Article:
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North-east traders aim to expand trade via Pragati Maidan fair

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New Delhi: Exhibitors from northeast Indian states like Nagaland, Assam and Manipur hope to spread awareness about their homeland and expand business at the ongoing 35th edition of India International Trade Fair here.

Be it dry flowers made from corn, maize or mushroom, or tea and traditional outfits, the stalls of northeast India are offering all this and more at the fair, which will conclude on November 27 at Pragati Maidan.

“It’s my first time here. Dry flowers are very popular in Delhi, so my friends told me to participate in the fair,” flower designer Aren Jamir from Nagaland told IANS.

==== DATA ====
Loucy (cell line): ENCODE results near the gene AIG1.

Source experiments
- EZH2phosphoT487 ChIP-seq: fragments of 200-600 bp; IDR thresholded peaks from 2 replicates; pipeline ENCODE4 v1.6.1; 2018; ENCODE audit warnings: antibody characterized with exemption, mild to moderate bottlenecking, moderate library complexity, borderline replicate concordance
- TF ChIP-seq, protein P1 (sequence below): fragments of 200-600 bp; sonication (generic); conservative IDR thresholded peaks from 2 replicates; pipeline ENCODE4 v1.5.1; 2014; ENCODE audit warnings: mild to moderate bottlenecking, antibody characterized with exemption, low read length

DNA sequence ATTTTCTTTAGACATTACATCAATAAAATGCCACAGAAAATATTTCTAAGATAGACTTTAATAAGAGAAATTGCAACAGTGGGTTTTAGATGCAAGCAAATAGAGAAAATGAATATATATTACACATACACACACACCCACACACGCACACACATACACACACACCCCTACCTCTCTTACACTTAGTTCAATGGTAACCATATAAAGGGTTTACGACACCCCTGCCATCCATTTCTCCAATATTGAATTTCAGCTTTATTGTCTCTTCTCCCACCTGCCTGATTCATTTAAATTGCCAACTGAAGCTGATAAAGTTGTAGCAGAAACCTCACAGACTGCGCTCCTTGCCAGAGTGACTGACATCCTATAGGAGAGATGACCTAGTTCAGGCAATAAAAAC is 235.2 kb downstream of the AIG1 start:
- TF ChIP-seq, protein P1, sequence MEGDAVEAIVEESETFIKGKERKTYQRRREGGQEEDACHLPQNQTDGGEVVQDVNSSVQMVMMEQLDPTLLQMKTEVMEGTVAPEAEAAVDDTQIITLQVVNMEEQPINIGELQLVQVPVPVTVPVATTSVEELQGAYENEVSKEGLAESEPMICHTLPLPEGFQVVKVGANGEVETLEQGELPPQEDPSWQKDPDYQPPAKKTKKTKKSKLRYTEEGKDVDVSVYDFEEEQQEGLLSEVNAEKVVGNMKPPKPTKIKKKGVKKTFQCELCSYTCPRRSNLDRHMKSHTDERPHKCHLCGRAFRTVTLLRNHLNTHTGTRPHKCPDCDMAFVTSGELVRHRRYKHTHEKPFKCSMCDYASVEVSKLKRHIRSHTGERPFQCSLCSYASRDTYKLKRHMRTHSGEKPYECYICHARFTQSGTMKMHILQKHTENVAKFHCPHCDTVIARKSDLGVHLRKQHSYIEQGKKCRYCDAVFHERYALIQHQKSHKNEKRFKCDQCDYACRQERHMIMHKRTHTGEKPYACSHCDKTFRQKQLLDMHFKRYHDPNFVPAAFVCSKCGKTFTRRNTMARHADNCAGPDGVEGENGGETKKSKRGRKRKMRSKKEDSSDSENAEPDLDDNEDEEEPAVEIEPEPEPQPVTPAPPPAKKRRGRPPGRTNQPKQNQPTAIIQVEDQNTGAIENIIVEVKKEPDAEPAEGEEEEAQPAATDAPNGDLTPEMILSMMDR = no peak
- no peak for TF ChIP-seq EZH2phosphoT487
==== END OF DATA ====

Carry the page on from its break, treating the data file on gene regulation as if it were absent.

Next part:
Another exhibitor from the state brought colourful dreamcatchers (a handmade object based on a hoop that is hung by the window or at the head of a bed for good luck) to the fair. Women can also buy earrings and neckpieces inspired by the dreamcatcher in colours like yellow, red and purple, to up the fashion quotient.

The Nagaland stall also has loin loom products, shawls with shells, bags, jackets and mobile phone pouches.

“We have fests and exhibitions in Nagaland too and we earn profit. Delhi is expensive, but we are here to find new customers and to promote our products,” said Asezo Khanyo, a weaver from Nagaland.

And of course, the dry king chilli, dry bamboo shoot and sticky rice also made it to the shelves of the stall.

One exhibitor from Assam hopes to make the most of the business days, which are on at the fair till November 18.